My Lords, I should like, finally, to say that the Constitution agreed to by all Parties (admittedly it was sought to be put off for a time, but nevertheless it was previously agreed to by all Parties), seems to me to be a sensible and a wise one, and that Her Majesty's Government and the Colonial Office, particularly under previous Colonial Secretaries and the present one, have done well in this matter, with their very able civil servants. Perhaps we may all join unanimously in wishing the future King, the future Parliament, with its full sovereign powers, and the people of this rugged, mountainous and very attractive country, the best of good fortune in their new and strange life as the independent country of Lesotho.


My Lords, before the noble Lord, Lord Beswick, replies may I ask him one very technical question? I probably ought to know the answer to it. This Bill deals with the establishment of the Kingdom of Lesotho, the operation of law, nationality and the Judicial Committee of the Privy Council, but it does not say anywhere how Lesotho is to be governed. Is this Bill not in any way connected with any Constitution at all? Or does the Constitution come under some entirely different Act of Parliament? I should be very grateful if the noble Lord could explain to me this very technical point: how the Government of Lesotho is to arise and on what basis the Constitution will exist.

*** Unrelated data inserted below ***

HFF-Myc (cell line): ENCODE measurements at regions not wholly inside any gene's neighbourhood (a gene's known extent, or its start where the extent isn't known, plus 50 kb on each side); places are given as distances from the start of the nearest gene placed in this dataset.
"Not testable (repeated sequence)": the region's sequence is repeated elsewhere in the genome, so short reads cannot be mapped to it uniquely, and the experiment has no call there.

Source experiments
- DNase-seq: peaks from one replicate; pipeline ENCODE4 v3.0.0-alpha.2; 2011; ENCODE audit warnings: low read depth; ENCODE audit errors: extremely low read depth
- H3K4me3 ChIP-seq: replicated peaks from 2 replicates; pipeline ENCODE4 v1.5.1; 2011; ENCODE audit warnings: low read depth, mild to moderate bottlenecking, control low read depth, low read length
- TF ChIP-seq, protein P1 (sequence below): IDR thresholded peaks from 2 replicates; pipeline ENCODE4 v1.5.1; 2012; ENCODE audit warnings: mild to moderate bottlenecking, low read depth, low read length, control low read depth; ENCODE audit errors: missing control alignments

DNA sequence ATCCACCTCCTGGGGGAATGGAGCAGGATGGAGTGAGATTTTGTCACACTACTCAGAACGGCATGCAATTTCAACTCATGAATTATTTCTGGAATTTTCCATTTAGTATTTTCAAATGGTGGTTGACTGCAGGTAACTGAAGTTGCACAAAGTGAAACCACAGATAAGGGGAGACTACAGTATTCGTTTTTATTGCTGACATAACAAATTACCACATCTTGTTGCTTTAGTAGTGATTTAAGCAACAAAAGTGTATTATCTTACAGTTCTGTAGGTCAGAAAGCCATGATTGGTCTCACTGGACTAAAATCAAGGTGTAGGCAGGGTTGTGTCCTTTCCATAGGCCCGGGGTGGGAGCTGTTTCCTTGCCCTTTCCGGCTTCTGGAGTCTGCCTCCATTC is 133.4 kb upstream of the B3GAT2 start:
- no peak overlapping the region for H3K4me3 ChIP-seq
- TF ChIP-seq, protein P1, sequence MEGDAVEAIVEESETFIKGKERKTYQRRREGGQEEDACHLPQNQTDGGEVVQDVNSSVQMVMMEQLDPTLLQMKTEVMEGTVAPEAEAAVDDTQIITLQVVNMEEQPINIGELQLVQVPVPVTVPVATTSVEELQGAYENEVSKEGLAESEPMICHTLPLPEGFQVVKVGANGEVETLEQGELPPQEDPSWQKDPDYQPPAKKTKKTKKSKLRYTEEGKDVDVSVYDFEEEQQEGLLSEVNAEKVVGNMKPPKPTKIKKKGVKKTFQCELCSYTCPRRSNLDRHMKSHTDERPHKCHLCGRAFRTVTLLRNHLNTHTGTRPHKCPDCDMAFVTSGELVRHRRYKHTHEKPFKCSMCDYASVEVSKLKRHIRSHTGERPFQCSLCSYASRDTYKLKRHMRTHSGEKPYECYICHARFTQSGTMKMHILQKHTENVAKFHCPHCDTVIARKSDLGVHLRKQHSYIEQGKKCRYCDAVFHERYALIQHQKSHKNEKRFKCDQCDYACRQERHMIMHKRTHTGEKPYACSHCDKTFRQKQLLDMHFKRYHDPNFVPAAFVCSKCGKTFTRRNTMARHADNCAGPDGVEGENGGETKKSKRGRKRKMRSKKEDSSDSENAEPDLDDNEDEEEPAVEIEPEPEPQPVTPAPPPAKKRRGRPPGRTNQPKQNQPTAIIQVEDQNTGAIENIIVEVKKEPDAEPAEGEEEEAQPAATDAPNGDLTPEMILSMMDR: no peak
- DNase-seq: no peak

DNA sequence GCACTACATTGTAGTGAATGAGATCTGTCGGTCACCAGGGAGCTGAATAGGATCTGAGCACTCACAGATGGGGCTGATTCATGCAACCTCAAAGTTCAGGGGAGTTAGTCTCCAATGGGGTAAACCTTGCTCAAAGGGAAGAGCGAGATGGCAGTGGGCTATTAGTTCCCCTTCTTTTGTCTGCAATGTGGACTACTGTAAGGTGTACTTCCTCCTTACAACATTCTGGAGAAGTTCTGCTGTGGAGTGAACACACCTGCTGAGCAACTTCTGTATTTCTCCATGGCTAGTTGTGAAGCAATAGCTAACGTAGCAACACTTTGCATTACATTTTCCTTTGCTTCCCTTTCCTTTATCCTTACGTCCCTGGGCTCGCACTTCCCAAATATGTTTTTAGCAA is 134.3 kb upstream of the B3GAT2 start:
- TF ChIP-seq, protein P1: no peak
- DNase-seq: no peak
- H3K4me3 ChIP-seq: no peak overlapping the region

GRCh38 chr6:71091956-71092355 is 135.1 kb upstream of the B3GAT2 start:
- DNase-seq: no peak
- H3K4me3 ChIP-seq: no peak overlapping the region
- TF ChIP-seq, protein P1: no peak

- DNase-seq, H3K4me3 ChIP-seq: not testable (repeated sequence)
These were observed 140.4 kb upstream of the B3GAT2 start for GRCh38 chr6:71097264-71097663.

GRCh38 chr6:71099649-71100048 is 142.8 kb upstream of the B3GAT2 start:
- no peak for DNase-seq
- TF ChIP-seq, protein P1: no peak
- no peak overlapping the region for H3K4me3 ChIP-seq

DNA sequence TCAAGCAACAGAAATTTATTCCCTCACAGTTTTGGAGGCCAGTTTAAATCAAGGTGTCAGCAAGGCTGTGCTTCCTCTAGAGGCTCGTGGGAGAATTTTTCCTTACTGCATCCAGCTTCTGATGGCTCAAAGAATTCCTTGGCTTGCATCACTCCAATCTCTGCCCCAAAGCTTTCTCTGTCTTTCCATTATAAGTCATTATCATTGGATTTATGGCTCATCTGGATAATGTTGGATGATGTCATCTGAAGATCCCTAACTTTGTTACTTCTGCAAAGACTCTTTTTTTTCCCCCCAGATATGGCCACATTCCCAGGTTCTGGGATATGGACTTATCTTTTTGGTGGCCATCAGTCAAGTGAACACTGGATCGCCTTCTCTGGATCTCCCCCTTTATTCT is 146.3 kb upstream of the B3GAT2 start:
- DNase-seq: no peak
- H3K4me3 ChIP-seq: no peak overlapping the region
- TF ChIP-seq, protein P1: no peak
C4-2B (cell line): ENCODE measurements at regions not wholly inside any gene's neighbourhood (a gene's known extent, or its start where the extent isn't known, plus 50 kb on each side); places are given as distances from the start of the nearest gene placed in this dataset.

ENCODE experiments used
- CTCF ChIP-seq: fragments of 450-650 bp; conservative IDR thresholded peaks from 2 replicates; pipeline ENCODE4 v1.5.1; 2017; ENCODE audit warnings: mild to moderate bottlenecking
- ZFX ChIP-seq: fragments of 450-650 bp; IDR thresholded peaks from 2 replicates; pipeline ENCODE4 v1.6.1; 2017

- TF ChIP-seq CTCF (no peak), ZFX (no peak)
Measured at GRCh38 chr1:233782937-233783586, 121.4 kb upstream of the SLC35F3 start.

4.43 p.m.


My Lords, I thank all those noble Lords who have taken part in this discussion. May I also thank those who, as I believe, have contributed helpfully to the progress of this Bill? All that has been said has, I think, been helpful; and even the noble Lord, Lord Brockway, to some extent changed the line he adopted in the previous discussion. I greatly appreciate the moderate advice he has tendered to his friends in Basutoland. I was asked one or two specific questions; for example, about the Constitution. I think that if the noble Earl, Lord Selkirk, had been in his place—he probably was not—